ANGELS: I Am Gabriel by Martin Shannon

Loving & Learning From Angelic Messengers

I Am Gabriel by Martin Shannon

From: All God’s Angels

Once when Zechariah was serving as priest before God and his section was on duty, he was chosen by lot, according to the custom of the priesthood, to enter the sanctuary of the Lord and offer incense.  Now at the time of the incense offering, the whole assembly of the people was praying outside.  Then there appeared to him an angel of the Lord, standing at the right side of the altar of incense.  When Zechariah saw him, he was terrified; and fear overwhelmed him.  But the angel said to him, “Do not be afraid, Zechariah, for your prayer has been heard.  Your wife Elizabeth will bear you a son, and you will name him John.  You will have joy and gladness, and many will rejoice at his birth, for he will be great in the sight of the Lord.  He must never drink wine or strong drink; even before his birth he will be filled with the Holy Spirit.  He will turn many of the people of Israel to the Lord their God.  With the spirit and power of Elijah he will go before him, to turn the hearts of parents to their children, and the disobedient to the wisdom of the righteous, to make ready a people prepared for the Lord.”  Zechariah said to the angel, “How will I know that this is so?  For I am an old man, and my wife is getting on in years.”  The angel replied, I am Gabriel.  I stand in the presence of God, and I have been sent to speak to you and to bring you this good news. (Luke 1:8-19)

The dramatic story of God’s relationship with the world would not be possible without the presence and work of the angels.  Throughout the Old Testament we have seen examples of the timely and pivotal role they play in bringing about God’s purposes, protecting God’s people, and announcing God’s will.  From the time of creation, angels have been both witnesses to and participants in God’s plan for the redemption of the world.  Moreover, their involvement is carried out in ways that are specifically designed to the needs and personalities of the individual men and women to whom they are sent.  Because they are messengers from God, they direct the personal attention of God onto everyone they address and help.  Angels are not Heaven-bound strategists, making plans to help the human race while safely distant from its pain and trouble.  Again and again the Bible records their presence among us, their presence with us.  It is close, and it is personal.  They even call us by name, as did Gabriel with the old priest Zechariah.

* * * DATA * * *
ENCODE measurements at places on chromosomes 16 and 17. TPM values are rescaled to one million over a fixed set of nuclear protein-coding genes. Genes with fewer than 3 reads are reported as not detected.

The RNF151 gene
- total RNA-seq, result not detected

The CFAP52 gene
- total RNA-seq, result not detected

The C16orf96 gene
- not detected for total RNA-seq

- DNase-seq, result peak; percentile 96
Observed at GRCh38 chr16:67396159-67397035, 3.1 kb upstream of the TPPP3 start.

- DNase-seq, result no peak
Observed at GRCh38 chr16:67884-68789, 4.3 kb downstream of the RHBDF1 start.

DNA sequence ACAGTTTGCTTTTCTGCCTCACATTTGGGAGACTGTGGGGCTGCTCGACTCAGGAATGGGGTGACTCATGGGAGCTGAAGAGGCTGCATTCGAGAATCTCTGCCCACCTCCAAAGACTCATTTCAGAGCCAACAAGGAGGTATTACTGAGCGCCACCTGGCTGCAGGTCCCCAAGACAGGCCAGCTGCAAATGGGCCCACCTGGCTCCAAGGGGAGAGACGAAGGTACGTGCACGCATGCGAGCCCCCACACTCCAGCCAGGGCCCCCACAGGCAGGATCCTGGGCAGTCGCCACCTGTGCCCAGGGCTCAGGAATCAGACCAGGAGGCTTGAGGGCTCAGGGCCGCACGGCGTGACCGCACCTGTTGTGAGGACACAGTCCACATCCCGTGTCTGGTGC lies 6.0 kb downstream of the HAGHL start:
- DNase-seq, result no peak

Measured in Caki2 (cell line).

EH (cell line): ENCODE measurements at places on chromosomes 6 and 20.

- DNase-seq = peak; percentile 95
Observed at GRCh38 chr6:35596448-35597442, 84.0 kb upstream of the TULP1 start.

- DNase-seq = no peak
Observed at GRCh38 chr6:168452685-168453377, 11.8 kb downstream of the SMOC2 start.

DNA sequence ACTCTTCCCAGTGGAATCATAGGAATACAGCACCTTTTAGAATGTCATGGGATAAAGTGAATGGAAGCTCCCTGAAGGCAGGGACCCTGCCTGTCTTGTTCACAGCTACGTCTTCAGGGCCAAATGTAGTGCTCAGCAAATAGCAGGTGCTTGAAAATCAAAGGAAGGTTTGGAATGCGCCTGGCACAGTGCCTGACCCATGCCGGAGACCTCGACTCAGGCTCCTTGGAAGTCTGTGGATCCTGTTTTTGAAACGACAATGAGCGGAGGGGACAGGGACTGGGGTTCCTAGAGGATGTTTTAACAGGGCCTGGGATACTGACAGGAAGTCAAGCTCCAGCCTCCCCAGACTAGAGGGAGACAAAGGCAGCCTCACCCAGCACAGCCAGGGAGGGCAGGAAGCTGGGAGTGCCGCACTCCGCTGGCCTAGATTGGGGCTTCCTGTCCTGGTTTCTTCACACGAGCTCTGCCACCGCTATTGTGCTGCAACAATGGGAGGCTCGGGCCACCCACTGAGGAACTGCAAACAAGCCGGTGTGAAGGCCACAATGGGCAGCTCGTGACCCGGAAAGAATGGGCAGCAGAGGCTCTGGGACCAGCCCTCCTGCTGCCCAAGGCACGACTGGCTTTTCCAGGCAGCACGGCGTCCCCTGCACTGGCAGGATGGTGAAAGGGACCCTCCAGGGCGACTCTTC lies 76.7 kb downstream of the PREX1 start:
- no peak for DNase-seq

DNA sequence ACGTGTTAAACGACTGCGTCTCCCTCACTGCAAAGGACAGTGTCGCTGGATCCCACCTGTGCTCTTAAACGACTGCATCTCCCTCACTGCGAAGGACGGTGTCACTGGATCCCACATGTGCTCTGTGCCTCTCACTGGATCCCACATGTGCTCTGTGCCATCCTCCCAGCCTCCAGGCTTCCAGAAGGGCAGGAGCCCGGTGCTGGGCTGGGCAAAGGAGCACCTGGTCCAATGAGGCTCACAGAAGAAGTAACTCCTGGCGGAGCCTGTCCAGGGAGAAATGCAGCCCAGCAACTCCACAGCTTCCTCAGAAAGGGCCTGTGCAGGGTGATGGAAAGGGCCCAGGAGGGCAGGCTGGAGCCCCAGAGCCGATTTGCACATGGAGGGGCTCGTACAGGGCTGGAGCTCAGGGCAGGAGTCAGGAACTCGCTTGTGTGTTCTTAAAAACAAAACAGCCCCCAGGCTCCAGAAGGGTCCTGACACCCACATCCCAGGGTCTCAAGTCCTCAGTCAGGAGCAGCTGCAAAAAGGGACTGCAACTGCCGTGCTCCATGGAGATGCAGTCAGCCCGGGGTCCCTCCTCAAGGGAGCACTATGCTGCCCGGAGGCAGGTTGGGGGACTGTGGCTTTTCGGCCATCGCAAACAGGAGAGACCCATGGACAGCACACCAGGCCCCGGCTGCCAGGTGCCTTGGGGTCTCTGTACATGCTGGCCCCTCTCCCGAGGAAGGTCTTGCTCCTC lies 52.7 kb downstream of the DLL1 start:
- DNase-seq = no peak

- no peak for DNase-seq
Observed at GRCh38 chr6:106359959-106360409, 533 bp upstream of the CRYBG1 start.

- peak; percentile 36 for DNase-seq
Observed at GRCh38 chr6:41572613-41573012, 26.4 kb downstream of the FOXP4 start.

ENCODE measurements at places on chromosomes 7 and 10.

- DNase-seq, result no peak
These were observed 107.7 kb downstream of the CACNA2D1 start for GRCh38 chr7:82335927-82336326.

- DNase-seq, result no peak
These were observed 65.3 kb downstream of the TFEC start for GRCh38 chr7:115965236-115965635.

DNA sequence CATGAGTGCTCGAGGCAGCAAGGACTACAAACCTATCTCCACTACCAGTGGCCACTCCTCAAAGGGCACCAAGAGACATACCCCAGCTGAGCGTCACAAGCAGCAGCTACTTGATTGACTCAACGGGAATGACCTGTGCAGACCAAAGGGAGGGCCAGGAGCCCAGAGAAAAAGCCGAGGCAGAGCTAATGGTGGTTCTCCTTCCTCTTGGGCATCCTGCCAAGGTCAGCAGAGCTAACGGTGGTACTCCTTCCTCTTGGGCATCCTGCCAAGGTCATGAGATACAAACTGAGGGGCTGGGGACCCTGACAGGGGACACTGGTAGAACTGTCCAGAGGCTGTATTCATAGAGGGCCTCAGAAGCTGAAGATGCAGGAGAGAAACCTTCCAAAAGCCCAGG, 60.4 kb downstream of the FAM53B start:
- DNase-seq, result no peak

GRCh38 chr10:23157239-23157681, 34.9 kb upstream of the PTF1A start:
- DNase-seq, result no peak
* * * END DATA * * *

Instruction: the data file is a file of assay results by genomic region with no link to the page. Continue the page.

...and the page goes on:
“Do not be afraid,” Zechariah.”  With this personal address the events surrounding the coming of Christ commence – events that will include many, many angels.  This angel knows Zechariah, his wife, Elizabeth, and their yet-to-be-conceived son, John.  Despite the fact that Zechariah is in the temple to meet God, it is readily apparent that he is neither expecting nor ready to believe such a direct response to his prayers.  Can we suppose that the angels enjoy surprising us with such news?

Zechariah’s is not the only name we hear in this encounter.  Scriptural accounts of angelic visitations do not usually include a personal introduction, but this one does: “I am Gabriel.”  The name comes from a Hebrew word meaning, “man of God,” sometimes translated, “strength of God.”  We first encounter Gabriel by name when God addresses him by name and instructs him to reveal to the prophet Daniel the meaning of his visions, (Daniel 8:15-17).  From other writings, we have come to know Gabriel as one of the archangels, the chief messengers and warriors of the Heavenly host.

Gabriel’s message to Zechariah gives us one of the clearest of all explanations for the work of God’s messengers: “I am Gabriel.  I stand in the presence of God, and I have been sent to speak to you and to bring you this good news.”  The good news announced to Zechariah is only the introduction to the good news that is soon to be announced to the world.  One of the mightiest of the angels comes to one of the weakest of men, and by this means God begins once again to accomplish his will.  Origin said that the coming of Christ into the world was “a great joy for those to whom the care of men and nations had been entrusted.”  We cannot know when the angels first knew that joy, but we can dare to imagine that Gabriel’s mission to Zechariah must have inspired some of it.

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